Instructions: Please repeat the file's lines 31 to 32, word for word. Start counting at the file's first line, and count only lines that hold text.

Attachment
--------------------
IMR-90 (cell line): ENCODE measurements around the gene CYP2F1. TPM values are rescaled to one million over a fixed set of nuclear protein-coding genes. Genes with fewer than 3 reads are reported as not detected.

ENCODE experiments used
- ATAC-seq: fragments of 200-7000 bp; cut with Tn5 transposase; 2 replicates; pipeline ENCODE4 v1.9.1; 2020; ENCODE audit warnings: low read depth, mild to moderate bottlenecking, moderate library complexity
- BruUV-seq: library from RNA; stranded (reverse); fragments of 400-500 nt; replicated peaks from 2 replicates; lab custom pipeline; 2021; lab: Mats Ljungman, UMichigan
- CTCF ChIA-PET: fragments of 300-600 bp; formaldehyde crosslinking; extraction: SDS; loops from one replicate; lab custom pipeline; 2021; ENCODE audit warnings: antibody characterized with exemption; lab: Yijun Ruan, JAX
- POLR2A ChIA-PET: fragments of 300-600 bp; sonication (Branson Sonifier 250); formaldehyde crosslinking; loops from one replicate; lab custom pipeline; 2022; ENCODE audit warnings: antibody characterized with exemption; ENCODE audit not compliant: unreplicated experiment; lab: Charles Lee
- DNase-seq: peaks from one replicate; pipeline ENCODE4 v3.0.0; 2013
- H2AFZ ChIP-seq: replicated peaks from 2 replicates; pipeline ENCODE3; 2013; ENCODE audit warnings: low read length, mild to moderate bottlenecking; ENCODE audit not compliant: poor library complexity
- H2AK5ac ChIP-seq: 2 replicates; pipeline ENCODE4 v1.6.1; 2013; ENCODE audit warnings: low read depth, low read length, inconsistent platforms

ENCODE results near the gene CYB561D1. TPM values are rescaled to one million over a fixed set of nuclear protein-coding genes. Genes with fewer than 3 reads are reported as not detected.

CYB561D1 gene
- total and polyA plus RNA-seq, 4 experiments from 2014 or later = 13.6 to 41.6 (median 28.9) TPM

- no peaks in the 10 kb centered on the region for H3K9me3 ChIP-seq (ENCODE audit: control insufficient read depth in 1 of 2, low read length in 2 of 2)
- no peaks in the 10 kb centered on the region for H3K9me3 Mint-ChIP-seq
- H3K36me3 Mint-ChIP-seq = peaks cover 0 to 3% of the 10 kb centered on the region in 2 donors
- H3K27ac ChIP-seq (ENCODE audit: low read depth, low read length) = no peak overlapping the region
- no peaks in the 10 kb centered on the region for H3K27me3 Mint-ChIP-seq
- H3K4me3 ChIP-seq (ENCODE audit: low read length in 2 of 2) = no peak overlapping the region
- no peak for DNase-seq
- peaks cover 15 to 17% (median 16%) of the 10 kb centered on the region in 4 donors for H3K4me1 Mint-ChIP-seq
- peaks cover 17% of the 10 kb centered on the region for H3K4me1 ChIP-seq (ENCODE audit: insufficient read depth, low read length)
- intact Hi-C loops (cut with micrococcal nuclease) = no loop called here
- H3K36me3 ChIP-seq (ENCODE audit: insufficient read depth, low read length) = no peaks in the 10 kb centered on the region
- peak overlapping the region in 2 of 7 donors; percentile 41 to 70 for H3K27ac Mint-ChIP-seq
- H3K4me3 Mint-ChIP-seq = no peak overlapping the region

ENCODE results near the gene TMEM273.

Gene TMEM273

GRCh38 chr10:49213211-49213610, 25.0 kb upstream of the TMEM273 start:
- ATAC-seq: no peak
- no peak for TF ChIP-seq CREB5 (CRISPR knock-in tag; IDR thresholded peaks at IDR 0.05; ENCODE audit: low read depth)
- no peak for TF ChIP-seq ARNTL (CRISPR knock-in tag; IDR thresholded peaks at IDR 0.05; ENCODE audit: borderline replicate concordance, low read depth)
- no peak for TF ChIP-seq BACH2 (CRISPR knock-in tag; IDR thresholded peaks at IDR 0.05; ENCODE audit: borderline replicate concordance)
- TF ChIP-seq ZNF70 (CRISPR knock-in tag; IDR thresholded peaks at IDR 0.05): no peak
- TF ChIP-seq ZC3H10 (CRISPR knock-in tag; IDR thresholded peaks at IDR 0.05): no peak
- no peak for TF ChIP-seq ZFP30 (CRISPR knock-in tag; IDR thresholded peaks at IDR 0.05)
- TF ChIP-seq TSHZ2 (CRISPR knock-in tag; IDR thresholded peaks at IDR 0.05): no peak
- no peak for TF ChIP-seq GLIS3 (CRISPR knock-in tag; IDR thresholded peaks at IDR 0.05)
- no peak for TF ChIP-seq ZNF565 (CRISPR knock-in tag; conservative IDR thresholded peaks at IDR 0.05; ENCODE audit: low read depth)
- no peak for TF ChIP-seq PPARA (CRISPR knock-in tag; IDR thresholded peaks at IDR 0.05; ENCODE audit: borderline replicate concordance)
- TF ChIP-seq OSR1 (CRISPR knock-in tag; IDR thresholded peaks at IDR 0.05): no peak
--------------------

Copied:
- no peak for TF ChIP-seq ARNTL (CRISPR knock-in tag; IDR thresholded peaks at IDR 0.05; ENCODE audit: borderline replicate concordance, low read depth)
- no peak for TF ChIP-seq BACH2 (CRISPR knock-in tag; IDR thresholded peaks at IDR 0.05; ENCODE audit: borderline replicate concordance)